Self-employed people over the age of 50 can make catch-up contributions of up to $7,500 per year. Solo 401(k)s also let you choose if you want to contribute pre-tax or post-tax dollars. In other words, you can contribute your post-taxed income and enjoy tax deductions in retirement, similar to a Roth IRA account. There is a 10% penalty for early withdrawals, and people over the age of 72 must start taking distributions from their account each year.
The main drawback of a Solo 401(k) is the administrative burden. These accounts are more complicated to open and maintain than Roth or Traditional IRAs. They may also come with monthly account fees or trading fees, depending on your broker. Once you open one, you must file the correct paperwork with the IRS every year and maintain $250,000 in your account.
These types of accounts are available with most online brokers. A Solo 401(k) is best for a small business owner or single-person business whose income exceeds the limits for a Traditional or Roth IRA.
Other Self-Employed Retirement Plans We Considered
The four retirement plans reviewed above are popular choices for self-employed people and small business owners. But depending on your situation, you might be interested in another option. There are plenty of ways to save — here are a few other types of retirement plans for self-employed people we considered.
Money Purchase Plans
A money purchase plan is a workplace retirement plan in which the employer makes tax-deferred contributions on the employee’s behalf. Unlike a 401(k) or SIMPLE IRA, contributions to these types of plans are mainly made by the employer, not by the employee through salary deferment.
You might want to open a money purchase plan if you’re a business owner and want to retain crucial employees. However, these plans can be expensive to manage, so they aren’t ideal for a small or single-person business.
- Contributions are tax-deferred
- Good incentive for long-term employees
- Expensive to maintain
- Only for business owners with employees
A profit-sharing plan is a type of workplace retirement plan that offers employees a share in the profits of the company. These plans are available to businesses of any size. They allow employees to save more than with a traditional 401(k) but aren’t ideal for a new business with limited profit margins.
- Encourages employees to work toward a common benefit
- High level of employer control
- Limits profit margins for a small business owner
- Contributions can vary each year
Non-qualified retirement plans are not eligible for tax benefits. Employees must pay taxes on their contributions before they are put into a retirement savings account. There are a few different types of non-qualified retirement plans, but they are all designed to benefit high-level employees and executives.
- Allow high-level employees to save more
- No contribution limits
- Contributions aren't tax-deductible
- Not practical for a small business
Best Self-Employment Retirement Plans Guide
There’s more than one way to meet your comfortable retirement expectations. As more and more Americans break out of the traditional nine-to-five routine, retirement plans for self-employed people are becoming more accessible than ever. You just have to find the plan that works for you.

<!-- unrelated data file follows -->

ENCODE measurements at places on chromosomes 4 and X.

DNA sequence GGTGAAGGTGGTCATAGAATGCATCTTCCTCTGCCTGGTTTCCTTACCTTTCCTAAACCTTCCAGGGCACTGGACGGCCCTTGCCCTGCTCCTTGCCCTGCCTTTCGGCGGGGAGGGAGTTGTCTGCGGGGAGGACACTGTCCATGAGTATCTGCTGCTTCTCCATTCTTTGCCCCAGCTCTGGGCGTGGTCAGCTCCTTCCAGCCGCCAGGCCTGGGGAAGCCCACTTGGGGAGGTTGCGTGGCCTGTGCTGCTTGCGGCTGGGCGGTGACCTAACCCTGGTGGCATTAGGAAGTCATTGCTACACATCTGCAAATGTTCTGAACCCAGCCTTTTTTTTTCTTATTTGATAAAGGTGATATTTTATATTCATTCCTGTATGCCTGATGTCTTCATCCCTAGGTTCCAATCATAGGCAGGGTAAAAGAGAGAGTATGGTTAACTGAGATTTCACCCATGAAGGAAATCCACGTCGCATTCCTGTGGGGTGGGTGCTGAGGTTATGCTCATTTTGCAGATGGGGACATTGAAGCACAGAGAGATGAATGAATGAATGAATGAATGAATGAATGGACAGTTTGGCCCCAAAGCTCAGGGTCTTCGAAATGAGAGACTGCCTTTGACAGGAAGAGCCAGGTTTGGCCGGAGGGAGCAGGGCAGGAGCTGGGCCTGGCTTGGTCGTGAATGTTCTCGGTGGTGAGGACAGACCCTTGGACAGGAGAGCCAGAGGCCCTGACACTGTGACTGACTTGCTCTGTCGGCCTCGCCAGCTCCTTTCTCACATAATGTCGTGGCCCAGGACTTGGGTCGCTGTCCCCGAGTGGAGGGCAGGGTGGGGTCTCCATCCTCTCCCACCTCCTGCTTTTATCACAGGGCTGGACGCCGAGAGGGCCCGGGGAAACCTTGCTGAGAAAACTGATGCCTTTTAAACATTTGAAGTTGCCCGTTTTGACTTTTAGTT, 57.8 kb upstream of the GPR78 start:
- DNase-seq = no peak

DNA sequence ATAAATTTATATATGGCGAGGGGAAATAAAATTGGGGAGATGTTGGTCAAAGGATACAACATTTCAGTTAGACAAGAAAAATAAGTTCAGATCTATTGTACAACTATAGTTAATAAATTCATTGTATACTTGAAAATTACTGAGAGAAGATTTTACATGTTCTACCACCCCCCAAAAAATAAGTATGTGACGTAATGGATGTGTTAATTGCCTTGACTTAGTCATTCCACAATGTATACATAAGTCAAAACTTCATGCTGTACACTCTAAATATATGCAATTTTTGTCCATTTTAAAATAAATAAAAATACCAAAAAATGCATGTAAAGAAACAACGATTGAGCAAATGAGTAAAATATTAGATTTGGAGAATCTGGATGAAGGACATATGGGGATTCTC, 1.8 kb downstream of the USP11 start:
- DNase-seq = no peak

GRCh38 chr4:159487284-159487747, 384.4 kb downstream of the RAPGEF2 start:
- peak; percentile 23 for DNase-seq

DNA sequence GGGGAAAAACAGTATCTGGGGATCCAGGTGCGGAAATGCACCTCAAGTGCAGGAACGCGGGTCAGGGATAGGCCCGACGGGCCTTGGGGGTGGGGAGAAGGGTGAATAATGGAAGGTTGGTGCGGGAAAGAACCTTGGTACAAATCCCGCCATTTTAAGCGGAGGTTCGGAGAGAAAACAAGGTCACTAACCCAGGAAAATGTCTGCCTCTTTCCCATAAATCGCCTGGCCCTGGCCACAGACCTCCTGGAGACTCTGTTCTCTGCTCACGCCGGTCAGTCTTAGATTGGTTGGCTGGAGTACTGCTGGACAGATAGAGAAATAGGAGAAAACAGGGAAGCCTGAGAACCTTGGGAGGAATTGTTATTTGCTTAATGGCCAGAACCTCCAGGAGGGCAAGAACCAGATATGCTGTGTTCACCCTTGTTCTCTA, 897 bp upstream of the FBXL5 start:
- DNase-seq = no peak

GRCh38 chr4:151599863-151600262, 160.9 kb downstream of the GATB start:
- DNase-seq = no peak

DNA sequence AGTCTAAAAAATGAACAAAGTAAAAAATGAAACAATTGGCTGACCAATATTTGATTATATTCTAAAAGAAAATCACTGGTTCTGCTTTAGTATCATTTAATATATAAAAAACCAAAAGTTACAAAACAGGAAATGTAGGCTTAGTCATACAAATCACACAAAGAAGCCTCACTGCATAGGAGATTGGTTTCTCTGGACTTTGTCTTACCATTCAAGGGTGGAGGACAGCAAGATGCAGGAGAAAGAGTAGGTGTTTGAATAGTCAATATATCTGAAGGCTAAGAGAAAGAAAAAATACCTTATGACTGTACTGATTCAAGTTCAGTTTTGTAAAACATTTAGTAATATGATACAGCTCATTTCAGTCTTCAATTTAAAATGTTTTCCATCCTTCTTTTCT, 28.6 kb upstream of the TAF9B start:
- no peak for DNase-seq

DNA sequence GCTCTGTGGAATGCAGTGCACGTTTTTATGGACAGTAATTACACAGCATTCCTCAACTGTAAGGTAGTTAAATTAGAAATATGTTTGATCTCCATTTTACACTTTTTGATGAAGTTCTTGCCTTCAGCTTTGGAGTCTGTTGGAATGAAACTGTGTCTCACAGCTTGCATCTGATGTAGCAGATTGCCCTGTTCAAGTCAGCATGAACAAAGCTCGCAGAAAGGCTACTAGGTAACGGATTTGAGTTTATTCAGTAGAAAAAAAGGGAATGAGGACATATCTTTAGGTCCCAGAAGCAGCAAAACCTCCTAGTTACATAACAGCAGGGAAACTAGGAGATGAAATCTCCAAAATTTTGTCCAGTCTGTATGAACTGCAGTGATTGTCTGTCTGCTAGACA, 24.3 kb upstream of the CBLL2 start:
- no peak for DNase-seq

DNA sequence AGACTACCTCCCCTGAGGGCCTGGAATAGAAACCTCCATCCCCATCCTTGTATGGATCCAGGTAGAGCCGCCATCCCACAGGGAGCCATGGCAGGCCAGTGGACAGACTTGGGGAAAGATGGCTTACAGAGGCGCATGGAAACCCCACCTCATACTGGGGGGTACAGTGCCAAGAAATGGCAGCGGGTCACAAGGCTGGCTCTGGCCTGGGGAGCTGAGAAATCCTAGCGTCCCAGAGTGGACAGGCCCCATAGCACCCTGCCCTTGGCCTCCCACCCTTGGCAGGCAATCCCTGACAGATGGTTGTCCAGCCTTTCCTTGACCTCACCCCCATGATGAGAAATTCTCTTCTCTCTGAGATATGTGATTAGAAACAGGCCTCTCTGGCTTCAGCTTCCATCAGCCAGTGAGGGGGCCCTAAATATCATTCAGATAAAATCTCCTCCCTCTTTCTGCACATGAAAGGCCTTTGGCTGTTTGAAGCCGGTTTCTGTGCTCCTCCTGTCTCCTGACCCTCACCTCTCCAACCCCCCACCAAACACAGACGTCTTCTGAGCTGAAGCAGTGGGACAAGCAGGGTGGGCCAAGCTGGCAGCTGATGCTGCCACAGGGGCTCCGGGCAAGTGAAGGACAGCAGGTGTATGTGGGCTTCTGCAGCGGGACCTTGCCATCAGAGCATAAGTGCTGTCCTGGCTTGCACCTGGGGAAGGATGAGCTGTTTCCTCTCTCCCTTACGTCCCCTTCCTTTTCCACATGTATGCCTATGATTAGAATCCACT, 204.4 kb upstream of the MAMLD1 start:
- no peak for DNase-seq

This guide will cover a few tips to help you find the best self-employed retirement plan for your needs.
What are self-employment retirement plans?
A self-employment retirement plan is any retirement savings account you open and contribute to on your own, without the support of an employer. You don’t necessarily have to be self-employed to open this type of account. Some plans, such as a Traditional or Roth IRA, are available to people who already have another type of retirement plan and want to expand their savings.
Whether you’re investing with a robo-advisor or looking for the best gold IRA companies, you can open a retirement account with any certified financial institution. Your contributions will be invested into high-yield assets such as bonds, where they can grow over time. Retirement accounts usually offer a higher APY than ordinary savings accounts because they are designed for long-term saving.
The main benefit of a self-employed retirement plan is that it comes with tax advantages. Depending on the type of plan you choose, you may not have to pay taxes on your contributions. If your contributions are taxed, like in a Roth IRA, you can use your savings as tax-free income once you retire.
How do self-employment retirement plans work?
You can open your own retirement account with a financial institution of your choice be it a traditional broker like Charles Schwab or Merrill Edge, a robo-advisor like Betterment or Ally Invest or an online broker like Fidelity Investments or TD Ameritrade. Depending on your plan, you may need a minimum opening contribution to get started. Then, you can contribute up to the limit for that account each year.
Some of the best retirement plans available to the self-employed include educational resources and tools to maximize your investments. You can also connect with a financial advisor to make sure you’re making the best investment choices.
If you change jobs, close your business or go back to an employer-sponsored retirement plan, you may be able to roll your savings over to a different type of account. For example, you can roll an IRA into an employer-sponsored 401(k) if the 401(k) sponsor allows it.
Like employer-sponsored retirement accounts, self-employed retirement accounts can’t be accessed until you reach retirement age. Most brokers have a 10% withdrawal fee if you need to withdraw your savings early. That’s why it’s important to have another financial asset like a savings account, investment account or physical asset for emergency spending throughout your life.